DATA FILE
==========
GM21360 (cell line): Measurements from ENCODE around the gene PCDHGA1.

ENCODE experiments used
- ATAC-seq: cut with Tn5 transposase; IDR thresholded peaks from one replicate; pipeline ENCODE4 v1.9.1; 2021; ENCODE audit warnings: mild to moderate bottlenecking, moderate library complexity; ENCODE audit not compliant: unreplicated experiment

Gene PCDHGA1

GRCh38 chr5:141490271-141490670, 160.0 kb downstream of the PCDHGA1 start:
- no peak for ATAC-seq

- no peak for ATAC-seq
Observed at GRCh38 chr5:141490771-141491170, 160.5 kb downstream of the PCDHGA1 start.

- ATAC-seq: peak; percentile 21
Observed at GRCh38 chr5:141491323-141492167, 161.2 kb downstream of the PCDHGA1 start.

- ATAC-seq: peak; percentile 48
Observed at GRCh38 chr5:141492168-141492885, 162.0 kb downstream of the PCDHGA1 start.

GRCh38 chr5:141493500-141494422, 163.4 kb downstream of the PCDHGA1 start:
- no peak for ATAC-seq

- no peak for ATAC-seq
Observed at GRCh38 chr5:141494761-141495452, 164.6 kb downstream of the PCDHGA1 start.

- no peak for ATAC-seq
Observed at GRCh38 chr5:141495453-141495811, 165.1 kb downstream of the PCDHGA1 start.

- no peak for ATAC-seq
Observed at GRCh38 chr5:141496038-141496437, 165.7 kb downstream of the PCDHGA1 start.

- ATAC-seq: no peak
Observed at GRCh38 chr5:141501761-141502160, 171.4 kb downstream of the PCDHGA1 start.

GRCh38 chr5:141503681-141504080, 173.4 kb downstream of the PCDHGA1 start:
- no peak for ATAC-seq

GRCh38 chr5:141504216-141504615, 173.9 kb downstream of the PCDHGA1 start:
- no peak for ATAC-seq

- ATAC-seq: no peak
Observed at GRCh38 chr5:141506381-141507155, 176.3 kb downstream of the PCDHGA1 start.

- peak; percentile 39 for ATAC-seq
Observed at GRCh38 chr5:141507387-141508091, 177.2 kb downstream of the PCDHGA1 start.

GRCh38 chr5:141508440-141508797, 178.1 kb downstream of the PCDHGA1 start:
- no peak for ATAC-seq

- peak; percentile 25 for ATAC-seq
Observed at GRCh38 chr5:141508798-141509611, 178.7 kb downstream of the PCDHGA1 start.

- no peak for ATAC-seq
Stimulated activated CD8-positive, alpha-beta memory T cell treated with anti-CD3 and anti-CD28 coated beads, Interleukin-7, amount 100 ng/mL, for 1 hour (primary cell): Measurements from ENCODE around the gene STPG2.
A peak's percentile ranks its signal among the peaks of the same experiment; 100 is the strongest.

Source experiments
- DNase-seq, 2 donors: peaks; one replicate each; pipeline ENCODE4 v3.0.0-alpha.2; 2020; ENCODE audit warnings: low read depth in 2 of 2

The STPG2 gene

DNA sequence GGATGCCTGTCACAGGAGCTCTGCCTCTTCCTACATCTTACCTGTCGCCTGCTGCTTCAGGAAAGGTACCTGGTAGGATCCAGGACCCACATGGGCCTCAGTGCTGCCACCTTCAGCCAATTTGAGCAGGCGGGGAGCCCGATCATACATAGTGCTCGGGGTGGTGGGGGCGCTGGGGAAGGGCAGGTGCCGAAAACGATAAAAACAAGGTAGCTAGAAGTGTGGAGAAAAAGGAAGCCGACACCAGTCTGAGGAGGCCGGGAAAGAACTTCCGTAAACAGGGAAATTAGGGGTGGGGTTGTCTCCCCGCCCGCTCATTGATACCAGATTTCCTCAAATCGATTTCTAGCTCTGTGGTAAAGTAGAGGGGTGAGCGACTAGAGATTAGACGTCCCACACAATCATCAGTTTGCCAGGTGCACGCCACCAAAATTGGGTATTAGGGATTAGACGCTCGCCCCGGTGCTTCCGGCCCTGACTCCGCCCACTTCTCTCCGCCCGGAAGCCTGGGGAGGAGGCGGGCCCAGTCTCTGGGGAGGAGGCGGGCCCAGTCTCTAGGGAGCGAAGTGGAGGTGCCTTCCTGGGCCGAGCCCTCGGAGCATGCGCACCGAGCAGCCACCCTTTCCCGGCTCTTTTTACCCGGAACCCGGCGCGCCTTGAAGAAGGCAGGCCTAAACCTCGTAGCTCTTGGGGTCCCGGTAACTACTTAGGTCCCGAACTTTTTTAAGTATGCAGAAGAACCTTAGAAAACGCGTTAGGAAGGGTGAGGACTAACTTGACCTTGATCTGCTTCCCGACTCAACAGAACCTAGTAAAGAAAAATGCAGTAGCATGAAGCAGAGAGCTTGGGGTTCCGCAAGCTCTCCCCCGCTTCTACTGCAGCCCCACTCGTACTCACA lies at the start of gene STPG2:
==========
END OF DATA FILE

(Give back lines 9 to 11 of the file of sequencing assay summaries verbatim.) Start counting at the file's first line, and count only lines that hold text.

- ATAC-seq: peak; percentile 21
Observed at GRCh38 chr5:141491323-141492167, 161.2 kb downstream of the PCDHGA1 start.

- ATAC-seq: peak; percentile 48